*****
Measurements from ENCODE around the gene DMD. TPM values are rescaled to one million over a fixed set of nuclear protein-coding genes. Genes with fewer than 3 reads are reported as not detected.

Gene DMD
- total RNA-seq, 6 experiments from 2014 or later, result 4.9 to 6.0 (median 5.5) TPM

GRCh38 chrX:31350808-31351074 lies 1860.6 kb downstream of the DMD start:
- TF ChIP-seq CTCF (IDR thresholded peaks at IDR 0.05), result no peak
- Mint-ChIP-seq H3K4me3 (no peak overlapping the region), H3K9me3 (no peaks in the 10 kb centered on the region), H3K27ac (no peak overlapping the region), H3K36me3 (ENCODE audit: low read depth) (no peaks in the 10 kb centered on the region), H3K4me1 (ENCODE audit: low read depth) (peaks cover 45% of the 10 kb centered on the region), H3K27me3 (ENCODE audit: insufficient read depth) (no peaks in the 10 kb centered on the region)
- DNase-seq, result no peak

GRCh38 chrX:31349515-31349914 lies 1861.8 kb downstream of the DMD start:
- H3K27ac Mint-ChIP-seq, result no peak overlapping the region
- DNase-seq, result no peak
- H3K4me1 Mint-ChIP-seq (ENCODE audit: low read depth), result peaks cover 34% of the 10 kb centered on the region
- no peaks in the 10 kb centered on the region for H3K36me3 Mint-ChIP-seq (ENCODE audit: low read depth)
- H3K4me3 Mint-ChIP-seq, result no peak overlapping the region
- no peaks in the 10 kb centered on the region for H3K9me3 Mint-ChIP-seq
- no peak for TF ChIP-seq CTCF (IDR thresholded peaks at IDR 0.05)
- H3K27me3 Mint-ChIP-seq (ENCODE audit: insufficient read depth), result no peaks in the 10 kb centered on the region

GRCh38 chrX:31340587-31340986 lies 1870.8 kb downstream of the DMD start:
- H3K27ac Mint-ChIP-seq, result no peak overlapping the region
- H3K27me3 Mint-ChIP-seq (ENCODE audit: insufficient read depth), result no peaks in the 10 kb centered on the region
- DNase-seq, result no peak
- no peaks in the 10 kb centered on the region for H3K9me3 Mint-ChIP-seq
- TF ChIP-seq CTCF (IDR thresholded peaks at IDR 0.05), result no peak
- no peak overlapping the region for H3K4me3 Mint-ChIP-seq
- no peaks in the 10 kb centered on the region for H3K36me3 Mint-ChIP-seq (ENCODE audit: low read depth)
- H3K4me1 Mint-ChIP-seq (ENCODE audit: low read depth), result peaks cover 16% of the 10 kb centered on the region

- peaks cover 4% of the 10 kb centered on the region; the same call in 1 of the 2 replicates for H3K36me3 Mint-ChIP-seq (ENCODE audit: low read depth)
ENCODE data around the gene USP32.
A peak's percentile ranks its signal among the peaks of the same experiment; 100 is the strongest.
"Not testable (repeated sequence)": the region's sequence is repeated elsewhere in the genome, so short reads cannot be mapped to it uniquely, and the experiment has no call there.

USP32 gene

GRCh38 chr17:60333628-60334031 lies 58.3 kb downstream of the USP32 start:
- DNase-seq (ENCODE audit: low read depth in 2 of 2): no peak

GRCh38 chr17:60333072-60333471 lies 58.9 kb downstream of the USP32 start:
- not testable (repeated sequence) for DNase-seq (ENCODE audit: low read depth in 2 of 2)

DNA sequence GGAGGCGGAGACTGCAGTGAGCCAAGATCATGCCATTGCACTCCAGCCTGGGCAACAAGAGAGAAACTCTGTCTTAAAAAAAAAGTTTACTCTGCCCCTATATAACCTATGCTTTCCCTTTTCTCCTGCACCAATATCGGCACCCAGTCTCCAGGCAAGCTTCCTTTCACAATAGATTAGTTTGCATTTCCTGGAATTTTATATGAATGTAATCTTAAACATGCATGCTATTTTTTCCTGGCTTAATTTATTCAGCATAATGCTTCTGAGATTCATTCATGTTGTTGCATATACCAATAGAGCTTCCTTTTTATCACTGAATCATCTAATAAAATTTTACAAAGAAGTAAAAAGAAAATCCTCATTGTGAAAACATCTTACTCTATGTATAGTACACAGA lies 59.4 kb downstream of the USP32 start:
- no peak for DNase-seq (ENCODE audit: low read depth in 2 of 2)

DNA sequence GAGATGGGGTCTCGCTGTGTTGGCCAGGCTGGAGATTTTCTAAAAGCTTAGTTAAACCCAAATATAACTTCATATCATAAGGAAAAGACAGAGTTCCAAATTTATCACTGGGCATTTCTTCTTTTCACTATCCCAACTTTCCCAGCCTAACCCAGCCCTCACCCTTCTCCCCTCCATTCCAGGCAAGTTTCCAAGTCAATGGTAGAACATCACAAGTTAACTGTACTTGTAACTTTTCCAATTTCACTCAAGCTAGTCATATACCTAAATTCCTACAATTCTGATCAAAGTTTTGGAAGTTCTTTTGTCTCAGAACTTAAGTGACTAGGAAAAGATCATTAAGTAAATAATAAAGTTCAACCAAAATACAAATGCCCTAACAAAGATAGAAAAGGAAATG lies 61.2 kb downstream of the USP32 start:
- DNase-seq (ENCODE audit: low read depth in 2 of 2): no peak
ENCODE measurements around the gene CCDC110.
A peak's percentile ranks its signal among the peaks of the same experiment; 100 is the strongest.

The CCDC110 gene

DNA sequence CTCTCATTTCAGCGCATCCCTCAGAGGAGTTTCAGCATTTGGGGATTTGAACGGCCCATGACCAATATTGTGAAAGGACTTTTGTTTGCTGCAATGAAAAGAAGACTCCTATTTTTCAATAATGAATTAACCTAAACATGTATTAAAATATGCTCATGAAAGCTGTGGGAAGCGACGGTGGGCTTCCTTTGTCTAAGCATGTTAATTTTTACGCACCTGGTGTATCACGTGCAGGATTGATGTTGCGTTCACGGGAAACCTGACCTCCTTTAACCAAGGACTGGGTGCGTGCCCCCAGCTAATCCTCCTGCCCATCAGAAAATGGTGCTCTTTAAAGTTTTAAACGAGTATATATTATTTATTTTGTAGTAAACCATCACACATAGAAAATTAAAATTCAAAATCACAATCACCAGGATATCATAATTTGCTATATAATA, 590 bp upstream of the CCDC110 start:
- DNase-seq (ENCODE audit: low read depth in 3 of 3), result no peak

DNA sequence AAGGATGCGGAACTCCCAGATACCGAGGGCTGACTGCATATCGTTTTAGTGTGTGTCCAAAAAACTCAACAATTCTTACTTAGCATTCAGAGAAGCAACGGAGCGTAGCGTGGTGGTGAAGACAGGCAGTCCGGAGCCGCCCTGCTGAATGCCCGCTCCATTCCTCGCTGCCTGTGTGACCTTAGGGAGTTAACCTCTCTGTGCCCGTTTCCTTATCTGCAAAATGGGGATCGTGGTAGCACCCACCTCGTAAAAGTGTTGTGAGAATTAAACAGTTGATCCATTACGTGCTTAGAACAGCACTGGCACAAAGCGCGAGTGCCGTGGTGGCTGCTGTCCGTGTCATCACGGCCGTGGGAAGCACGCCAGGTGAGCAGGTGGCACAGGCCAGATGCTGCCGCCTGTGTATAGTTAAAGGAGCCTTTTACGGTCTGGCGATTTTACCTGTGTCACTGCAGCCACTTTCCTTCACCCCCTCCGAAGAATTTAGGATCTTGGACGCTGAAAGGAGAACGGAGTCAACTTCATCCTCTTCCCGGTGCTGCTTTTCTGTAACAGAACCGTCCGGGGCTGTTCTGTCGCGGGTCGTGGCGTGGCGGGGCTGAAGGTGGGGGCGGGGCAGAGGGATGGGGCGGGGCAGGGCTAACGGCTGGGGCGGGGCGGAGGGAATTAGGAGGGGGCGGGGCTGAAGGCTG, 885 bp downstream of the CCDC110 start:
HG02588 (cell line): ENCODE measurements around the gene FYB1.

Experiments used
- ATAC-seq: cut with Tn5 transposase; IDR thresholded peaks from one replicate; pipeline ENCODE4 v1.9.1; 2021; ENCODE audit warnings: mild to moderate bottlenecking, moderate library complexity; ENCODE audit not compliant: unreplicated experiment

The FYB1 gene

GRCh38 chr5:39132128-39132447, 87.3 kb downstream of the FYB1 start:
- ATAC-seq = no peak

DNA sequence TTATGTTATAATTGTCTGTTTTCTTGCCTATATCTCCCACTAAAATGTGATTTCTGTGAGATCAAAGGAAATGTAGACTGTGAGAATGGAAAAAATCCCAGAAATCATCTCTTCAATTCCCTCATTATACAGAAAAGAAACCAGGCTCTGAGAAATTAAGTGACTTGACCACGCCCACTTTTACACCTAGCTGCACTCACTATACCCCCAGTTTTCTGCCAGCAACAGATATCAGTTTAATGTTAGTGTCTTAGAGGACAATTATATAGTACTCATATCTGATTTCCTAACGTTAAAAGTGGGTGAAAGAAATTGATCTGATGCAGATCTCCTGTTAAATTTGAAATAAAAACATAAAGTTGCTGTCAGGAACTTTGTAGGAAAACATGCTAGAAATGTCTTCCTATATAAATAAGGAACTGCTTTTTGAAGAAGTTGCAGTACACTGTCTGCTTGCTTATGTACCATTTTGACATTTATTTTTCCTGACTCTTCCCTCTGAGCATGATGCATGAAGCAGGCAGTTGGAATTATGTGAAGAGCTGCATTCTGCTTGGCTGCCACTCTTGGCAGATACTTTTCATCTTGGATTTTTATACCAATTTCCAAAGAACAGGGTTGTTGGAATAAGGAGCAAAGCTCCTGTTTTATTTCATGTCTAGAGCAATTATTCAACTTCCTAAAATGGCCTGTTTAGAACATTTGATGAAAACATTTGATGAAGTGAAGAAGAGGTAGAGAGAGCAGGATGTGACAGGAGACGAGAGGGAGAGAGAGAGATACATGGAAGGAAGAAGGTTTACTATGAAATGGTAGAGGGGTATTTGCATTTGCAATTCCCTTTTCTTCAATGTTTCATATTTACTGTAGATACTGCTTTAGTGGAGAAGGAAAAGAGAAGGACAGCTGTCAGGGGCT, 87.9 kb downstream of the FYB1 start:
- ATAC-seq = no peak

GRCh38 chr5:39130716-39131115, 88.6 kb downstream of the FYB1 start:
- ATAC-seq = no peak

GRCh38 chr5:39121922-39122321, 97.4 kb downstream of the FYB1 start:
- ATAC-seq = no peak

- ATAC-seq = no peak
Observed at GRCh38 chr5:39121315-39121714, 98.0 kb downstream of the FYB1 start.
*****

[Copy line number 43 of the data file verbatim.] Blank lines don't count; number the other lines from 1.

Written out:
- DNase-seq (ENCODE audit: low read depth in 3 of 3), result no peak